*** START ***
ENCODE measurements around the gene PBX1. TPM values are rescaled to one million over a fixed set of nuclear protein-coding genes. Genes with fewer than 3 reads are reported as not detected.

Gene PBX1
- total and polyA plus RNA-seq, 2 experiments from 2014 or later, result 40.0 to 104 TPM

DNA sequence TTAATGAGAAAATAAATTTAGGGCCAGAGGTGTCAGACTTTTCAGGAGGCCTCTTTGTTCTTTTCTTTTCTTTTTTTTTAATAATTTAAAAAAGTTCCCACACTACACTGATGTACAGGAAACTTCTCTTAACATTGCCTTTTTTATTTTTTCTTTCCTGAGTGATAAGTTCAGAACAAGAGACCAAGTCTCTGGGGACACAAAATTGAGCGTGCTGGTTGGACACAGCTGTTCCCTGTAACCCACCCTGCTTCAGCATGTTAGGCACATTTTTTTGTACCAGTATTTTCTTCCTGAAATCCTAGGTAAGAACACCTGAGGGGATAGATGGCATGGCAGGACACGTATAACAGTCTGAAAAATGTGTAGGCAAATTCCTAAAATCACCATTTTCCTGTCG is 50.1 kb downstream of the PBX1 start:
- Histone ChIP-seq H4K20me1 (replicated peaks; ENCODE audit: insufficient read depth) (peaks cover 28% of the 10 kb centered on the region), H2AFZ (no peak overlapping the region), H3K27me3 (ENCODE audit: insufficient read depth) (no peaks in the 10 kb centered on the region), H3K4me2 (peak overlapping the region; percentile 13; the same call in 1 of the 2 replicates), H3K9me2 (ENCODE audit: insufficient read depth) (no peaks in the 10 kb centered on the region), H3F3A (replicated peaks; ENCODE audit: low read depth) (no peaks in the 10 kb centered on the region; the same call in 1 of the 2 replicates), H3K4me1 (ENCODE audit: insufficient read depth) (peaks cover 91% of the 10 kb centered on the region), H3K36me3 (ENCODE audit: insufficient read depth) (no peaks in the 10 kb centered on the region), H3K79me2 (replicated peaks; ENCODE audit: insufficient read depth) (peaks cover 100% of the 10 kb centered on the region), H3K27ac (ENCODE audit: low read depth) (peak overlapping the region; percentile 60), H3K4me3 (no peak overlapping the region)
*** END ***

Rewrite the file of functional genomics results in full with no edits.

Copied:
ENCODE measurements around the gene PBX1. TPM values are rescaled to one million over a fixed set of nuclear protein-coding genes. Genes with fewer than 3 reads are reported as not detected.

Gene PBX1
- total and polyA plus RNA-seq, 2 experiments from 2014 or later, result 40.0 to 104 TPM

DNA sequence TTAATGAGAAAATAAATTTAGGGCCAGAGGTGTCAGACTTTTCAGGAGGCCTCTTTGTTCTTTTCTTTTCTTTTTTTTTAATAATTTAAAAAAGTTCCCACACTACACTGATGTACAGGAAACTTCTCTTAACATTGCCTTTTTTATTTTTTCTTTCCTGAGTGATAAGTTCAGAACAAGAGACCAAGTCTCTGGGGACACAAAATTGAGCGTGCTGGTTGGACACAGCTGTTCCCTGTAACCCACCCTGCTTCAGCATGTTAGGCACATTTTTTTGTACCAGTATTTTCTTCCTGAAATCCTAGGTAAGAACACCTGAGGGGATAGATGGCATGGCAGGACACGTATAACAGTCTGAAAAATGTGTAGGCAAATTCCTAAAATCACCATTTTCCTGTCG is 50.1 kb downstream of the PBX1 start:
- Histone ChIP-seq H4K20me1 (replicated peaks; ENCODE audit: insufficient read depth) (peaks cover 28% of the 10 kb centered on the region), H2AFZ (no peak overlapping the region), H3K27me3 (ENCODE audit: insufficient read depth) (no peaks in the 10 kb centered on the region), H3K4me2 (peak overlapping the region; percentile 13; the same call in 1 of the 2 replicates), H3K9me2 (ENCODE audit: insufficient read depth) (no peaks in the 10 kb centered on the region), H3F3A (replicated peaks; ENCODE audit: low read depth) (no peaks in the 10 kb centered on the region; the same call in 1 of the 2 replicates), H3K4me1 (ENCODE audit: insufficient read depth) (peaks cover 91% of the 10 kb centered on the region), H3K36me3 (ENCODE audit: insufficient read depth) (no peaks in the 10 kb centered on the region), H3K79me2 (replicated peaks; ENCODE audit: insufficient read depth) (peaks cover 100% of the 10 kb centered on the region), H3K27ac (ENCODE audit: low read depth) (peak overlapping the region; percentile 60), H3K4me3 (no peak overlapping the region)